Of course it’s not the same form of connection - but oh will I take it & it’s My non-business B-dear.
I have the internet to connect with 100s -1000s of folks now! not just my tiny selected mailing list.
I love Mac-screen picture-viewing - if someone wants to hold one or 2 = For Sale!:
Open 24/7/365 @ firstname.lastname@example.org & peoples’ prices = we are the 99.9%ers.
Or drag from my Website for free! Have a mini-picture. I’m a mini-commonist.
Four minutes is simply a very long time to stare at any image: Even the greatest Cezanne rarely gets that kind of unwavering attention. But that’s the kind of attention that Warhol’s “Screen Tests” demand of us. Since “nothing” happens in them – since there’s no larger plot or configuration to cling to – we can’t afford to look away, for fear of missing some telling detail. (Cezanne is full of details, too, of course, but we know that they will endure a lapse in our attention.)
Blake Gopnik talking about Warhol’s screen test, but applies equally to any Art.
The big secret in the art world is that today nearly everyone agrees that art is a dirty business, though few speak out for fear of banishment from the ultimate insiders’ club. It’s high time the art market was cleaned up: by the government, by self-regulation, but above all by a resolve among club members to straighten out a trade that, when measured against any other legal industry, is downright criminal
- Batchen combines Foucault and Derrida to argue that photography, like writing, is more than an inconsequential medium. Photography is, by definition, the writing of light. It is a paradox, a “message without a code” in which both nature and culture are directly implicated in a mutual play of power dynamics. Batchen advances the notion of “photopower” to reinvest photography with the value it lost to positivist aesthetics.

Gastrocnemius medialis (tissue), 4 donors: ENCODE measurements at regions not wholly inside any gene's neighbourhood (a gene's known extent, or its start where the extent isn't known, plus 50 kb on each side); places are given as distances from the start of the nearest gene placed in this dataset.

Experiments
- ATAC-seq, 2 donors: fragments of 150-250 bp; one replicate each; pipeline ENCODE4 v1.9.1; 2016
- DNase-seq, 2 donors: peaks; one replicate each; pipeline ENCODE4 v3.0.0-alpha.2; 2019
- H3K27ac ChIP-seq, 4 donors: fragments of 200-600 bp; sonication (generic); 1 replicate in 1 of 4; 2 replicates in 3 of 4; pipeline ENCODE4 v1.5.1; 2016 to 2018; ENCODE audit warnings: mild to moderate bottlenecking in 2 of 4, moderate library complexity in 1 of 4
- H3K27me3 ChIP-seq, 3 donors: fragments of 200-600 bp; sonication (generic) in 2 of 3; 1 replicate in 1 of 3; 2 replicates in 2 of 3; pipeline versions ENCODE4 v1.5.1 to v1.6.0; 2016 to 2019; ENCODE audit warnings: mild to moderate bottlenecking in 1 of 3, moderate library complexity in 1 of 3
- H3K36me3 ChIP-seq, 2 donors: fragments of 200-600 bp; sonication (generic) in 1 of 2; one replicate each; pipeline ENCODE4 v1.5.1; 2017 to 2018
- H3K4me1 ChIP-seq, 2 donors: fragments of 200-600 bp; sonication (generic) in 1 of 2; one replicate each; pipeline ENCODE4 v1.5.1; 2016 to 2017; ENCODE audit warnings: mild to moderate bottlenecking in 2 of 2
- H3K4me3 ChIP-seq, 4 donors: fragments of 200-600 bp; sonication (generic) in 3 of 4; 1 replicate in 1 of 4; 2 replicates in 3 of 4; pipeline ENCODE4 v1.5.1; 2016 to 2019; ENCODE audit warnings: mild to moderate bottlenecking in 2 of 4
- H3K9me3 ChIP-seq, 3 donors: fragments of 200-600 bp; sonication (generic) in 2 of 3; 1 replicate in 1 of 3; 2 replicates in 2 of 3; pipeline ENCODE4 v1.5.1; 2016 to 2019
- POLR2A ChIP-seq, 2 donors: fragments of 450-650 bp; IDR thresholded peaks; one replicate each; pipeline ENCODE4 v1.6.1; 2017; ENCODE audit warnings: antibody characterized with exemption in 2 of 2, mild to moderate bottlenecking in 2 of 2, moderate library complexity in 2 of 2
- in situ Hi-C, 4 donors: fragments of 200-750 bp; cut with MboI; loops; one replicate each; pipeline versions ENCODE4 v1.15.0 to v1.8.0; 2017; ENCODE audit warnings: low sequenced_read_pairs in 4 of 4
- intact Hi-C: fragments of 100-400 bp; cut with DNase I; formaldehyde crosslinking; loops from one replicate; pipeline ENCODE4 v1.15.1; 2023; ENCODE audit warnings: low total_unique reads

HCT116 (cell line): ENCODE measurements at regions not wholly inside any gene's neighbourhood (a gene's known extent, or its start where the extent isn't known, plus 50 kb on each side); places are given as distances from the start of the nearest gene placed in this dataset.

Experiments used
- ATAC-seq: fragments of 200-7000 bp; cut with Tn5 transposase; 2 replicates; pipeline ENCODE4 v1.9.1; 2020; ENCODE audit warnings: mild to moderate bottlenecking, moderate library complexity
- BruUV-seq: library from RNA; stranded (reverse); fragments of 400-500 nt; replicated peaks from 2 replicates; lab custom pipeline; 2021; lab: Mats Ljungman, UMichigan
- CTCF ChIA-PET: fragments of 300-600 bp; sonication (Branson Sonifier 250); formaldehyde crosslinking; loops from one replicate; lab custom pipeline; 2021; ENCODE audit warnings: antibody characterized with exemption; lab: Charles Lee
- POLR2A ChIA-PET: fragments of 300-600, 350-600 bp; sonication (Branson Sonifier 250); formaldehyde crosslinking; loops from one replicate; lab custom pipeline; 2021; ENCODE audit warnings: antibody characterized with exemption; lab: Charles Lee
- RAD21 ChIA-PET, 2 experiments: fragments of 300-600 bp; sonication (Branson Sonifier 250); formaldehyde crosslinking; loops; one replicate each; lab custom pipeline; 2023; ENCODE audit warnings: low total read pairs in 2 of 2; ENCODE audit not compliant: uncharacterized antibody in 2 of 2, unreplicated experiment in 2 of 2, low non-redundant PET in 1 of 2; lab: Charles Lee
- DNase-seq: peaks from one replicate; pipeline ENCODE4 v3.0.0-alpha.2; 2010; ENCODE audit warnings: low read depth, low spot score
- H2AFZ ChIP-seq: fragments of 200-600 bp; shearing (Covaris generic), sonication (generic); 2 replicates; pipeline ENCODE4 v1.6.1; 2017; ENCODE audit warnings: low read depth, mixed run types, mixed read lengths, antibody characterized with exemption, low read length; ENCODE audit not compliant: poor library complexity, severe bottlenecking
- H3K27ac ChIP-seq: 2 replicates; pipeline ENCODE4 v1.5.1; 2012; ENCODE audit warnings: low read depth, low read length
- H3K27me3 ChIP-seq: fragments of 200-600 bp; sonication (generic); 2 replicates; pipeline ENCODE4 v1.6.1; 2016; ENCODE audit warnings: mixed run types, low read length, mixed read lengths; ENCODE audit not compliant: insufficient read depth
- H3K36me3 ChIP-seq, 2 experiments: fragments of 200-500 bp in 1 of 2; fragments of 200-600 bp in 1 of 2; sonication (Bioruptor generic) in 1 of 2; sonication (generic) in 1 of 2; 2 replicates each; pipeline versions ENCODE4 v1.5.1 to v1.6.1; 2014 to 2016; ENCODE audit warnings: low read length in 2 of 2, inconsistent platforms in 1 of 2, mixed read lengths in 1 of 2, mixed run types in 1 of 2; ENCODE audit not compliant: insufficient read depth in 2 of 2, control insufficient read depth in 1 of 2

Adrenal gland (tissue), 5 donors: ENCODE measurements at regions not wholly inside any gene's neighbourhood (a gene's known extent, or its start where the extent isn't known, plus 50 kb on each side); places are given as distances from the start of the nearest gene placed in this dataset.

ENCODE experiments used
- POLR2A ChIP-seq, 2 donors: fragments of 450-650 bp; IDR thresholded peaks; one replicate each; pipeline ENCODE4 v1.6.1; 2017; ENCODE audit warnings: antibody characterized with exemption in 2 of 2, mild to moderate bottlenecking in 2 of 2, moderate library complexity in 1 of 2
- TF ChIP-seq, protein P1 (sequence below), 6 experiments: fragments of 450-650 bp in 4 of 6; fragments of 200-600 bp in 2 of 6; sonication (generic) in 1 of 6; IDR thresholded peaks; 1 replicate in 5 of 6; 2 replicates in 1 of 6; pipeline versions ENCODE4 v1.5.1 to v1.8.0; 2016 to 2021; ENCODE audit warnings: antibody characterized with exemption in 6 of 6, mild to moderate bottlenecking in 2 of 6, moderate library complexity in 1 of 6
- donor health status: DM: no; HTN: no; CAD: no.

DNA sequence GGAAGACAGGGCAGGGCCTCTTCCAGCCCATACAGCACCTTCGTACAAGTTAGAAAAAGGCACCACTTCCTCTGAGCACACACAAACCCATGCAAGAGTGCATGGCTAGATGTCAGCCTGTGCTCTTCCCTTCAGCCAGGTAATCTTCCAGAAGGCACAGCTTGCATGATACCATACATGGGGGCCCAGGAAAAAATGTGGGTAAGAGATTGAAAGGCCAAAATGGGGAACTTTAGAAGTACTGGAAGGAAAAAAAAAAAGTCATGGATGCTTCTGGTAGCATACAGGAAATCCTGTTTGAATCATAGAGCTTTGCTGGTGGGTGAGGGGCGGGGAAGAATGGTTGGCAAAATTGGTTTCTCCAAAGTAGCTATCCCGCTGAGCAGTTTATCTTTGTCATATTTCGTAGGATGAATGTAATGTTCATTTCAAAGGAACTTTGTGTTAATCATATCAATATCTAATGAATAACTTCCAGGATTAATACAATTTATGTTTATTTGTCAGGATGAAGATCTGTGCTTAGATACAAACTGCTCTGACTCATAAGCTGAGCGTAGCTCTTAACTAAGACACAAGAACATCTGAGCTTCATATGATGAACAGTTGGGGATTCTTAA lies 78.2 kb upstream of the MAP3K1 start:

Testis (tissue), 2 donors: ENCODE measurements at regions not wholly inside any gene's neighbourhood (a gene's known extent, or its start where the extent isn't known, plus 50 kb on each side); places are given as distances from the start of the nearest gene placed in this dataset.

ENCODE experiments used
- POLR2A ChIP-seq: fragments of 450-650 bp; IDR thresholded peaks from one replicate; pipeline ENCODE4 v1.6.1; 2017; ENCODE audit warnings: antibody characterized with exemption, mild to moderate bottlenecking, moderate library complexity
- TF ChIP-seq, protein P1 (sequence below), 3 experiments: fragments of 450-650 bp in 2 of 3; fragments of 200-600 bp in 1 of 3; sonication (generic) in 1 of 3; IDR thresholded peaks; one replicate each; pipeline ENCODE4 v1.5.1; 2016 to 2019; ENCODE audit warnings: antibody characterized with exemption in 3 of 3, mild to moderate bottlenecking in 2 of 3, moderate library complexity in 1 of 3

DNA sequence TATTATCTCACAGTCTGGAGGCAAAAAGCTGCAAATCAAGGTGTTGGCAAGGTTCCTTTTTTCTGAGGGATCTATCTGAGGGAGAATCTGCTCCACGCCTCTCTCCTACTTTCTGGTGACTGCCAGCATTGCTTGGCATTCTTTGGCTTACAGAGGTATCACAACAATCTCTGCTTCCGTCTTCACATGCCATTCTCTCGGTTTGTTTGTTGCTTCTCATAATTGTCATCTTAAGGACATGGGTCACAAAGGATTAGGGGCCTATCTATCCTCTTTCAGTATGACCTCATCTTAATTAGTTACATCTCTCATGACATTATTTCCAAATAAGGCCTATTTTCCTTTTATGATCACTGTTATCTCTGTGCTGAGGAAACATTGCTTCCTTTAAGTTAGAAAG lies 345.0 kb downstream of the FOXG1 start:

I only ever take one picture of one thing. Literally. Never two. So then that picture is taken and then the next one is waiting somewhere else.’ Let me get this straight, I say, astonished: each image he has produced is the result of one single shot? He nods. And what happens, I ask, if you don’t get the picture you want in that one shot? ‘Then I don’t get it,’ he answers simply. ‘I don’t really worry if it works out or not.
I figure it’s not worth worrying about. There’s always another picture.’ He makes his genius sound almost accidental, I suggest. He thinks about this for a while. ‘Yes,’ he nods, smiling. ‘There’s probably something to that. The “almost” is important, though.’
So what last night’s sale proves, more than anything – if it needed proving once again – is that the prices of pictures tell us almost nothing about their worth as art. The very fact that a 1969 Bacon, or a 1907 Klimt, or 1909 Munch, sells for many times what someone might pay for a 1912 Cubist Picasso tells you how out-of-whack things have become.
This; is why I price my prints the way I do, my current CCP entry has a price tag of, $33,333.33. Because all art is worthless; great Art priceless, I feel.
Source, Blake Gopnik on Art